I was thirsty…

Gemma Harris of WaterAid describes the work of the life-giving charity where she works

After much discussion, the Council of the Glastonbury Pilgrimage decided that it should invite WaterAid to participate in a joint venture covering at least the next five pilgrimages (2007–2011). This suggestion was enthusiastically taken up. In return for donating the total afternoon collection to their work, including sums of money raised by parishes up and down the country prior to each Pilgrimage, WaterAid agreed to place their publicity expertise at our service to encourage participation in the Pilgrimage and provide a focus for our giving. Gemma’s article follows below. [Francis Gardom]

WaterAid is an international charity dedicated to helping people escape the stranglehold of poverty and disease caused by living without safe water and sanitation. WaterAid’s vision is of a world where everyone has access to safe water and effective sanitation.

A billion people without

Clean water is essential for life, but over a billion people in the world do not have it. This and the lack of sanitation results in over two million people dying from water-related diseases every year. The lack of clean water close to people’s homes also affects people’s time, livelihoods and quality of life.

Diarrhoea claims the lives of nearly 6,000 children a day. These children are dying because they do not have access to adequate sanitation or safe water. Where there is nowhere safe and clean to go to the toilet, people are exposed to disease, lack of privacy, and indignity.

These problems are daunting but the solutions are simple. It costs WaterAid just £15 to provide one person with a lasting supply of safe water, sanitation and hygiene education. WaterAid works with local communities using a mixture of low cost technologies to deliver lasting solutions.

Nakwetikya from Ndedo, Tanzania, used to have to collect the scarce water available, polluted with animal and human waste, from the bottom of deep and dangerous hand-dug pits. Sickness and deaths were common.

Hope in Tanzania

‘The situation here used to be bleak,’ she explains. ‘There was no water and we had to dig pits to find some. Can you imagine what it was like? My legs used to shake with fear before climbing down those holes. There was no choice. If I didn’t get water, my family couldn’t eat, wash or even have a drink.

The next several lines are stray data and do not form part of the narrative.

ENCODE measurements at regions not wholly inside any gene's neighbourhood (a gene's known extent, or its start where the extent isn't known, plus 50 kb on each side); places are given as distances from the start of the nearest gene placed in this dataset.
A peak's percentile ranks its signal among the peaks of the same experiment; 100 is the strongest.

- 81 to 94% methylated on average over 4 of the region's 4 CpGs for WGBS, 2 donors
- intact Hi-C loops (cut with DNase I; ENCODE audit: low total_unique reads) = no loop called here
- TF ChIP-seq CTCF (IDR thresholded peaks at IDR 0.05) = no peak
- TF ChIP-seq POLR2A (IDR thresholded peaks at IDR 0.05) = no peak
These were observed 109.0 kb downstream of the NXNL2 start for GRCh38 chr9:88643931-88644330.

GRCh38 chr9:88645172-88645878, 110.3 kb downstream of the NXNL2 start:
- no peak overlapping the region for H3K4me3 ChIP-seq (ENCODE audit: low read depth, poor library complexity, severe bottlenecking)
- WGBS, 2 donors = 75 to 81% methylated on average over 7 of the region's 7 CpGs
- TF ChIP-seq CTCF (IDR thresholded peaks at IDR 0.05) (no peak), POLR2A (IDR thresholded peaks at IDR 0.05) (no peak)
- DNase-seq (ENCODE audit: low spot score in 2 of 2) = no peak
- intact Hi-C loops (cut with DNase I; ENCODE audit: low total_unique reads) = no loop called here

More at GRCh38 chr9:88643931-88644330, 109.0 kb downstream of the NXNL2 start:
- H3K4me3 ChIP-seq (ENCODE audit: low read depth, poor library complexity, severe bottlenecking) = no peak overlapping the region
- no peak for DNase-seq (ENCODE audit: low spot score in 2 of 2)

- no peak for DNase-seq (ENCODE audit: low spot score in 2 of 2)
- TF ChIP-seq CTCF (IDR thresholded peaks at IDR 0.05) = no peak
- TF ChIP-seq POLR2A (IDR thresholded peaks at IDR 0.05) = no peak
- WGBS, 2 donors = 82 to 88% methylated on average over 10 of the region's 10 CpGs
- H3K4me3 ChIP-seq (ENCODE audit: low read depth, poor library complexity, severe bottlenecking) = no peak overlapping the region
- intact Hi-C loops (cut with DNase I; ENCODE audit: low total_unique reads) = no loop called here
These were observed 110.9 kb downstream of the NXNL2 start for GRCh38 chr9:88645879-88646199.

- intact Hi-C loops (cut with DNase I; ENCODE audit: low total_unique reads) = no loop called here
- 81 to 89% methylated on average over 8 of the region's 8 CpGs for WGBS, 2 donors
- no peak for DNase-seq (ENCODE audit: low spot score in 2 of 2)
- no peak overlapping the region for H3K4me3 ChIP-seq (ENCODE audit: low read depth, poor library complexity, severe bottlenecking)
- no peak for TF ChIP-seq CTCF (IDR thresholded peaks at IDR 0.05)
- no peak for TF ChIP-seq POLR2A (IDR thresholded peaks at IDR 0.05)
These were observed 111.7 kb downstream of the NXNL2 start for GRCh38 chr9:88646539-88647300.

‘When I heard that we were going to get clean water I remember laughing, it was so funny. I can only compare it to someone who is in prison for a long time. When they are set free it’s the most fantastic experience. Since having the new water source, life has changed in so many amazing ways. My status as a woman has been finally recognized. I have the time to look after my family as we have more time and energy.

‘Before we formed a committee and prepared ourselves as a community, men just saw women as animals. I think they thought of us as bats flapping around them. They had no respect for us and no-one would allow you to speak or listen to what you had to say. When I stand up now in a group I am not an animal. I am a woman with a valid opinion. We have been encouraged and trained and the whole community has learnt to understand us.’

Since forming in 1981, WaterAid has been supported generously by churches from across the UK and beyond. Through the annual WaterAid Harvest and Lent appeals, plus collections and events throughout the year, church supporters make a real difference to the lives of some of the world’s poorest communities. During the last five years alone, churches have donated more than £1·6 million to WaterAid.

In 2007 WaterAid has the privilege of being the dedicated charity of the Glastonbury Pilgrimage. As well as donations through the giving of alms, it is hoped that churches will become involved in fundraising during the lead up to the pilgrimage on 16 June

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